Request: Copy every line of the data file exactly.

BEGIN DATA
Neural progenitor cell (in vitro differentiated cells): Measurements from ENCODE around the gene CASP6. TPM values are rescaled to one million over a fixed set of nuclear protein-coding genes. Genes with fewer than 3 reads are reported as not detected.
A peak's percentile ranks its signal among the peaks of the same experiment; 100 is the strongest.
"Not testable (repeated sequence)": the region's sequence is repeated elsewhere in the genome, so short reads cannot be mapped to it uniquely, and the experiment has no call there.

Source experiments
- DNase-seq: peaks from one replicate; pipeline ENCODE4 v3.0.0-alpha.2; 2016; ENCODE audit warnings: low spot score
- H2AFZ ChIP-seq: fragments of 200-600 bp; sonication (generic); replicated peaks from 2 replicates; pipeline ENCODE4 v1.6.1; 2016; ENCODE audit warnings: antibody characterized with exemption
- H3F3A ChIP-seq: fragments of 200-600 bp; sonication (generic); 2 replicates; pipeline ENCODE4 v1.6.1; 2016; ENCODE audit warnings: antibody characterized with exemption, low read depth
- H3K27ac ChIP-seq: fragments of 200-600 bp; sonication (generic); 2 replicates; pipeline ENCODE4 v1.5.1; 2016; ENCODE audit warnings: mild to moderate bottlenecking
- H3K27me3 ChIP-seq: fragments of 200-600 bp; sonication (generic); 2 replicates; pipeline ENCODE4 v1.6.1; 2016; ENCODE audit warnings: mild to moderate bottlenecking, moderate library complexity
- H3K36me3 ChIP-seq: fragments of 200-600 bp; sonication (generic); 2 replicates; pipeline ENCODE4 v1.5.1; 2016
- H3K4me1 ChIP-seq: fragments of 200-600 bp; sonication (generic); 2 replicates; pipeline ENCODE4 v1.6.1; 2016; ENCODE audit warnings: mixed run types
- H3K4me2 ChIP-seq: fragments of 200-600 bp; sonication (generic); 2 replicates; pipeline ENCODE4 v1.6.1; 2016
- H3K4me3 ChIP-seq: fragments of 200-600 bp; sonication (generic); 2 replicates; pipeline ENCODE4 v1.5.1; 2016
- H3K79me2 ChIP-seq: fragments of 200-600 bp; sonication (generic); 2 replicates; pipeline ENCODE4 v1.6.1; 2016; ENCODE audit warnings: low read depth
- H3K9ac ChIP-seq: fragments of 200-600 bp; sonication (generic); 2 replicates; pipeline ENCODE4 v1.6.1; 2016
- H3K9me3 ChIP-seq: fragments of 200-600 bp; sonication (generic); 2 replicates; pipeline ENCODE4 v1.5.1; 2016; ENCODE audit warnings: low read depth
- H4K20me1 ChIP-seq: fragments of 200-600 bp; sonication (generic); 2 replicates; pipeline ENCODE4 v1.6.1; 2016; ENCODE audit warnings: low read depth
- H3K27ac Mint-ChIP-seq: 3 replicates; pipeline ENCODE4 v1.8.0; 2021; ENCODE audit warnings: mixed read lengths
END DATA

Neural progenitor cell (in vitro differentiated cells): Measurements from ENCODE around the gene CASP6. TPM values are rescaled to one million over a fixed set of nuclear protein-coding genes. Genes with fewer than 3 reads are reported as not detected.
A peak's percentile ranks its signal among the peaks of the same experiment; 100 is the strongest.
"Not testable (repeated sequence)": the region's sequence is repeated elsewhere in the genome, so short reads cannot be mapped to it uniquely, and the experiment has no call there.

Source experiments
- DNase-seq: peaks from one replicate; pipeline ENCODE4 v3.0.0-alpha.2; 2016; ENCODE audit warnings: low spot score
- H2AFZ ChIP-seq: fragments of 200-600 bp; sonication (generic); replicated peaks from 2 replicates; pipeline ENCODE4 v1.6.1; 2016; ENCODE audit warnings: antibody characterized with exemption
- H3F3A ChIP-seq: fragments of 200-600 bp; sonication (generic); 2 replicates; pipeline ENCODE4 v1.6.1; 2016; ENCODE audit warnings: antibody characterized with exemption, low read depth
- H3K27ac ChIP-seq: fragments of 200-600 bp; sonication (generic); 2 replicates; pipeline ENCODE4 v1.5.1; 2016; ENCODE audit warnings: mild to moderate bottlenecking
- H3K27me3 ChIP-seq: fragments of 200-600 bp; sonication (generic); 2 replicates; pipeline ENCODE4 v1.6.1; 2016; ENCODE audit warnings: mild to moderate bottlenecking, moderate library complexity
- H3K36me3 ChIP-seq: fragments of 200-600 bp; sonication (generic); 2 replicates; pipeline ENCODE4 v1.5.1; 2016
- H3K4me1 ChIP-seq: fragments of 200-600 bp; sonication (generic); 2 replicates; pipeline ENCODE4 v1.6.1; 2016; ENCODE audit warnings: mixed run types
- H3K4me2 ChIP-seq: fragments of 200-600 bp; sonication (generic); 2 replicates; pipeline ENCODE4 v1.6.1; 2016
- H3K4me3 ChIP-seq: fragments of 200-600 bp; sonication (generic); 2 replicates; pipeline ENCODE4 v1.5.1; 2016
- H3K79me2 ChIP-seq: fragments of 200-600 bp; sonication (generic); 2 replicates; pipeline ENCODE4 v1.6.1; 2016; ENCODE audit warnings: low read depth
- H3K9ac ChIP-seq: fragments of 200-600 bp; sonication (generic); 2 replicates; pipeline ENCODE4 v1.6.1; 2016
- H3K9me3 ChIP-seq: fragments of 200-600 bp; sonication (generic); 2 replicates; pipeline ENCODE4 v1.5.1; 2016; ENCODE audit warnings: low read depth
- H4K20me1 ChIP-seq: fragments of 200-600 bp; sonication (generic); 2 replicates; pipeline ENCODE4 v1.6.1; 2016; ENCODE audit warnings: low read depth
- H3K27ac Mint-ChIP-seq: 3 replicates; pipeline ENCODE4 v1.8.0; 2021; ENCODE audit warnings: mixed read lengths